What the Trump Budget Would Mean For Seniors

While most proposals in President Trump’s newly released 2019 budget are unlikely to become law, the fiscal framework does show the White House’s priorities for government over the coming year. And those apparently don’t include support for older adults, younger people with disabilities, or their families.

For example, the budget would:

  • Restructure the Medicare drug benefit to reduce costs for some beneficiaries but raise them for others.
  • Reduce overall Medicare spending by $236 billion over 10 years.
  • Freeze most funding under the Older Americans Act.
  • Eliminate key federal block grants that states use to fund programs for seniors.

Today’s Massive Budget Deal Makes Big Medicare Changes

The huge two-year budget agreement reached by Congress early this morning will, for the first time, allow Medicare to pay for some long-term supports and services. Medicare managed care plans, called Medicare Advantage (MA), can now include non-medical services, such as home-delivered meals or rides to a doctor, in their benefit packages.

The bill includes other changes to Medicare, including relief for seniors in the drug benefit’s infamous donut hole and the death of a government panel aimed at controlling program costs. It may also set the stage for raising Medicare premiums for high-income seniors and reduce funding for a public health program aimed at addressing conditions such as diabetes, and heart disease.

What We Don’t Know—But Should—About Assisted Living Facilities

Here’s a word association game: I say, “long-term care” and you will probably respond, “nursing home.” But the truth is that there are nearly twice as many assisted living (ALF) and other residential care facilities (more than 30,000 in 2014) in the US than nursing homes (about 15,000). And there are more than 800,000 people living in residential care facilities, almost equal to the roughly 1 million living in nursing homes.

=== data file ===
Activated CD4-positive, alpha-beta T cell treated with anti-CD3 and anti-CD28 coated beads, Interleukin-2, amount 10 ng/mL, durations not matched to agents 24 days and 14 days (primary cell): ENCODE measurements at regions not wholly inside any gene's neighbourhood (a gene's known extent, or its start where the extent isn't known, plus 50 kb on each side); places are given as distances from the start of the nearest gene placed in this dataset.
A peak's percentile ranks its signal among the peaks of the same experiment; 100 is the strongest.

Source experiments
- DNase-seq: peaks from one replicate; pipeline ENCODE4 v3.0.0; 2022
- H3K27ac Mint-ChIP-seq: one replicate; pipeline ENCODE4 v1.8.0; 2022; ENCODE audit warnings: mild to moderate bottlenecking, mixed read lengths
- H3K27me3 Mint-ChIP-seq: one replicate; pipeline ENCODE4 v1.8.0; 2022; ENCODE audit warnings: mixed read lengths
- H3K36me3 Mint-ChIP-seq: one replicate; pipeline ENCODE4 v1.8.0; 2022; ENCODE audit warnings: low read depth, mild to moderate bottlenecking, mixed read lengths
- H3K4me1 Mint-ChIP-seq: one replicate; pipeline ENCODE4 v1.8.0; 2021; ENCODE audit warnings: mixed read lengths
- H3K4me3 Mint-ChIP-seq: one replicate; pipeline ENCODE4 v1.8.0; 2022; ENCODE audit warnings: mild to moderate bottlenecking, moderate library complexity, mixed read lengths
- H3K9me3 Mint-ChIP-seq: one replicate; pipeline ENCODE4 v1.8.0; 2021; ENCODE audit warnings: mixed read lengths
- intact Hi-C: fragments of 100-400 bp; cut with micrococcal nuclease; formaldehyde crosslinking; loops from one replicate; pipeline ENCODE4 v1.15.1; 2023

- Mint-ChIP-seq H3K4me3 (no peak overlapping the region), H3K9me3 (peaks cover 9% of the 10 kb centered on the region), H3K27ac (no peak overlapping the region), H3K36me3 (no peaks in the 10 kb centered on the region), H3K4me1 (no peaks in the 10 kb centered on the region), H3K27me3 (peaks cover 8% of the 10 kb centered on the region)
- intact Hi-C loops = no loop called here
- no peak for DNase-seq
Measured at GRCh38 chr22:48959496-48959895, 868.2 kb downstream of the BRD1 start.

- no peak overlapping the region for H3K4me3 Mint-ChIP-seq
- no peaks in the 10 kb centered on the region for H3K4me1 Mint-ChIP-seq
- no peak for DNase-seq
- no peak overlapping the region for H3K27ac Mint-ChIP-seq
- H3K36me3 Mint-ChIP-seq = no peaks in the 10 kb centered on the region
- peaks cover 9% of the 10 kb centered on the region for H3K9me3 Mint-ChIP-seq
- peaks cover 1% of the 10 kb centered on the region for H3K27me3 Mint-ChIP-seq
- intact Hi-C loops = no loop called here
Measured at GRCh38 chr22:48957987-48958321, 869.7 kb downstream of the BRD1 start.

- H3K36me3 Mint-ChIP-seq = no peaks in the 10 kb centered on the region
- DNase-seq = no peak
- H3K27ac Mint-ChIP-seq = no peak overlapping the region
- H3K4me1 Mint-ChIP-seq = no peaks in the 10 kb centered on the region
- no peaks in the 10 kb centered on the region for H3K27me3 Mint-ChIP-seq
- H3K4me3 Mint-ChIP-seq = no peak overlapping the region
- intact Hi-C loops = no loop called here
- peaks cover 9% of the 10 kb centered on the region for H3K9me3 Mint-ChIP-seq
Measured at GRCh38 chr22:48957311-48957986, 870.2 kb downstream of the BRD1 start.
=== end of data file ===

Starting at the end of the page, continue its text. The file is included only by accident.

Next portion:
Many of these ALF residents have high care needs. About 40 percent have dementia—many living in separate “memory care” units of larger facilities. Half are age 85 or older and more than half need help dressing or bathing. It is more than a cliché to say that assisted living is the new nursing home.

A New Public/Private Long-Term Care Financing Plan

Two years ago, the Long-Term Care Financing Collaborative proposed a public catastrophic long-term care insurance program. In effect, people would use private insurance, savings, or home equity to pay for the first few years of their care needs, then the government would pick up costs for people with true catastrophic needs. Today, two highly-respected long-term care experts offered an important refinement to that basic structure: A plan that ties the time period before insurance benefits are available to a person’s income. As a result, lower-income people could access new benefits sooner than higher-income people.

Are Medicare Managed Care Plans Steering Members To Low-Quality Nursing Facilities?

Last year, a friend with complex medical needs had multiple stays at a skilled nursing facility (SNF). He was a member of a Medicare Advantage managed care plan and, as a result, could choose among only a handful of in-network facilities within a reasonable distance of his home. The care he received at the available facility was poor and since observing his experience, I wondered whether it was typical for a Medicare Advantage member. A new Brown University study suggests it might be.